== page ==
Decadal shifts in ocean basin mass detected in satellite observations
Article first published online: 3 SEP 2013
©2013. American Geophysical Union. All Rights Reserved.
Eos, Transactions American Geophysical Union
Volume 94, Issue 36, page 320, 3 September 2013
How to Cite
2013), Decadal shifts in ocean basin mass detected in satellite observations, Eos Trans. AGU, 94(36), 320.(
- Issue published online: 3 SEP 2013
- Article first published online: 3 SEP 2013
- Cited By
- Ocean General Circulation;
- Seasonal Cycle;
- Sea Level Variability;
- Sea Level Trends;
- Ocean Mass Variability;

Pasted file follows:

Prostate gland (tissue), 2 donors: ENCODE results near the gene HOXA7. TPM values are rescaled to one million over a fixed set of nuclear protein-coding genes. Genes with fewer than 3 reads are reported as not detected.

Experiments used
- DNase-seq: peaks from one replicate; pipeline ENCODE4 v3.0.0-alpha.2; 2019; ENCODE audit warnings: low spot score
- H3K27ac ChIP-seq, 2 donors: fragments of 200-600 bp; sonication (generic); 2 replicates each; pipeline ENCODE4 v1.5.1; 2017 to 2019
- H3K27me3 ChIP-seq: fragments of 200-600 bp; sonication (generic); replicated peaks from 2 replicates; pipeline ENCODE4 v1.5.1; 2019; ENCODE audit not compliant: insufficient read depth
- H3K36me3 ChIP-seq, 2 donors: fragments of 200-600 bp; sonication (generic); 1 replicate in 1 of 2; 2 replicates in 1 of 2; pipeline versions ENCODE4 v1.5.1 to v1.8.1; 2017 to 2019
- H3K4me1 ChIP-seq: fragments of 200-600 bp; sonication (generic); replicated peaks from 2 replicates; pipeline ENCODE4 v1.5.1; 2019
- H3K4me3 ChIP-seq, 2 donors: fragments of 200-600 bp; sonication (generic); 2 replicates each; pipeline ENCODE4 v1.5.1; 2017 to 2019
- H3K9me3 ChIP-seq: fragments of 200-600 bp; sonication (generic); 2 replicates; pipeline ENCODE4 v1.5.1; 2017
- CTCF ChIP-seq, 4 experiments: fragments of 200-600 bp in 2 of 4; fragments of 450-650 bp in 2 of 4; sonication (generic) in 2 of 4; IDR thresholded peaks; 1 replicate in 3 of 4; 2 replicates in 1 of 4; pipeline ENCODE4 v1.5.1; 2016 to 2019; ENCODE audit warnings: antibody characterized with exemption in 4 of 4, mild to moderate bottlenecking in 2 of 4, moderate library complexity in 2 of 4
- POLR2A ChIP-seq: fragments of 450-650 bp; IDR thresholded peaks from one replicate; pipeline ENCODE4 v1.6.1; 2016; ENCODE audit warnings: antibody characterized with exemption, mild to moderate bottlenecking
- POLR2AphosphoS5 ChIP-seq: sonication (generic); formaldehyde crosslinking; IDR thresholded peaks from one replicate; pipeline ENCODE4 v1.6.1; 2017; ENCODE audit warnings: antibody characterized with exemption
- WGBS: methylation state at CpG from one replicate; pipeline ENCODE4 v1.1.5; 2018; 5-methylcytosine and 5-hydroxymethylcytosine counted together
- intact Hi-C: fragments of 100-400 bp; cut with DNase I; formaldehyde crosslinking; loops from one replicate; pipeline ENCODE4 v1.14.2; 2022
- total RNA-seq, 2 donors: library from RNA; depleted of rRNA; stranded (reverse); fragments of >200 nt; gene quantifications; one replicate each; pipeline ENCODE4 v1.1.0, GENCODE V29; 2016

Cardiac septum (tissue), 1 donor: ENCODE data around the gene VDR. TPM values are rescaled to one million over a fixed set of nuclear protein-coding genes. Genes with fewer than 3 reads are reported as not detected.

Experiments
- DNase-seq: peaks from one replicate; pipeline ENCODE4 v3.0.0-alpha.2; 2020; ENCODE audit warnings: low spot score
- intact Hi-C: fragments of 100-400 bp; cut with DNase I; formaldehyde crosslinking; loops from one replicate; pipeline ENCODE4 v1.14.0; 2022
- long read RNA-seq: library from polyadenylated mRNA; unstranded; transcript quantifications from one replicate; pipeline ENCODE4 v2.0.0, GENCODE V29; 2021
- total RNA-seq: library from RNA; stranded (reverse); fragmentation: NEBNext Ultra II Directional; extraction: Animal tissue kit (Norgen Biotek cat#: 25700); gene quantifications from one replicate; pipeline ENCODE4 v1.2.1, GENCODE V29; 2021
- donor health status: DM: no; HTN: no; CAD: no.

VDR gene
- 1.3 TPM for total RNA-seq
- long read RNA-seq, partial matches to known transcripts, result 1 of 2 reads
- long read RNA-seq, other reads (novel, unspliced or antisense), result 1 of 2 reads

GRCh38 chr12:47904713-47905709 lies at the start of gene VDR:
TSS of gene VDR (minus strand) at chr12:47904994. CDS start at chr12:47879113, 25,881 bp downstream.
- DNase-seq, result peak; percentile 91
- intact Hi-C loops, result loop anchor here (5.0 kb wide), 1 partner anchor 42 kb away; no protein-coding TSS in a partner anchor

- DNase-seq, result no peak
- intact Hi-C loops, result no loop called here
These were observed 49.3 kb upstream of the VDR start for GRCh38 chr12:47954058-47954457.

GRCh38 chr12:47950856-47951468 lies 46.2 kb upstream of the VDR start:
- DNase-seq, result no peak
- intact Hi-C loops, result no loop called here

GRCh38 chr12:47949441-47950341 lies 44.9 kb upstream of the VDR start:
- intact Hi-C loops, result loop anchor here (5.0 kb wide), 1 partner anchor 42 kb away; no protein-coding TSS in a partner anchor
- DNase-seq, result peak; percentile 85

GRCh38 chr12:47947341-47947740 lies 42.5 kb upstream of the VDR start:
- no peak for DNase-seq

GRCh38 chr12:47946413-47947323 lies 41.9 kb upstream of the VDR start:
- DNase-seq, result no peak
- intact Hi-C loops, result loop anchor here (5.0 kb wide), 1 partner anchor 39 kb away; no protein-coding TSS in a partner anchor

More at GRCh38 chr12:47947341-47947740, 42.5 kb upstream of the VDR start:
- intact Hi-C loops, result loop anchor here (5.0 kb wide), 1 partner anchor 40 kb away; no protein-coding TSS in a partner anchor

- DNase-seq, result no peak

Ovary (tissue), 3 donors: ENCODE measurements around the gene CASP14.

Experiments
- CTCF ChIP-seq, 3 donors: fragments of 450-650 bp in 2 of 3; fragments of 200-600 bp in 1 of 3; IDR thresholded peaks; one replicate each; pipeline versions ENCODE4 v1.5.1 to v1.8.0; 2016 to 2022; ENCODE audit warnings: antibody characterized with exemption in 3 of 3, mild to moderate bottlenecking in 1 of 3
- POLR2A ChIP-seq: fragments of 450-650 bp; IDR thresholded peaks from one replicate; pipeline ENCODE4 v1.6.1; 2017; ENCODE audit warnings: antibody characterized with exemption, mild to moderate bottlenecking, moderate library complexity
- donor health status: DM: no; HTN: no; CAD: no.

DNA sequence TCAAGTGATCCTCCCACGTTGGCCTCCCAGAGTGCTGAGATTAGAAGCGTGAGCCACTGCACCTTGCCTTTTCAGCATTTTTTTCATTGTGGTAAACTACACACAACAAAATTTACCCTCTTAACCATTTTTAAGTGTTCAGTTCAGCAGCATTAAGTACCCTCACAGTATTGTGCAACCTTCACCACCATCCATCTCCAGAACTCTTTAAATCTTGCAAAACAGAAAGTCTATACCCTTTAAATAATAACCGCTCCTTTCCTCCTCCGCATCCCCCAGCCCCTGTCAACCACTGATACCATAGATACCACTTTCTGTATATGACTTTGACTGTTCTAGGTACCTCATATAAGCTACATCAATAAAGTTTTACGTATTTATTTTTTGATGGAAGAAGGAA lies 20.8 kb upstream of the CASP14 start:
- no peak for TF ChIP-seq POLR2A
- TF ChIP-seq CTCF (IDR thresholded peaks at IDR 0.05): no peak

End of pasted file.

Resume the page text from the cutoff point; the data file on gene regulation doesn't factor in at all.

Global warming is changing the sea level on a global scale by melting ice and snow, but sea level variations on smaller scales are linked to change in ocean circulation. From 2003 to 2012, observations show that some of the world's ocean basins have lost mass while others have grown. For instance, changing circulation patterns have caused the North Pacific to rise by an extra 1.9 centimeters per decade, irrespective of sea level rise caused by water additions from melting ice or groundwater depletion. Parts of the South Atlantic, the Arctic, and the southern Indian Ocean are also rising, while regions of the North Atlantic, South Pacific, and northern Indian Ocean are falling, according to an analysis by Johnson and Chambers of the most recent observations made by NASA's Gravity Recovery and Climate Experiment (GRACE) satellites.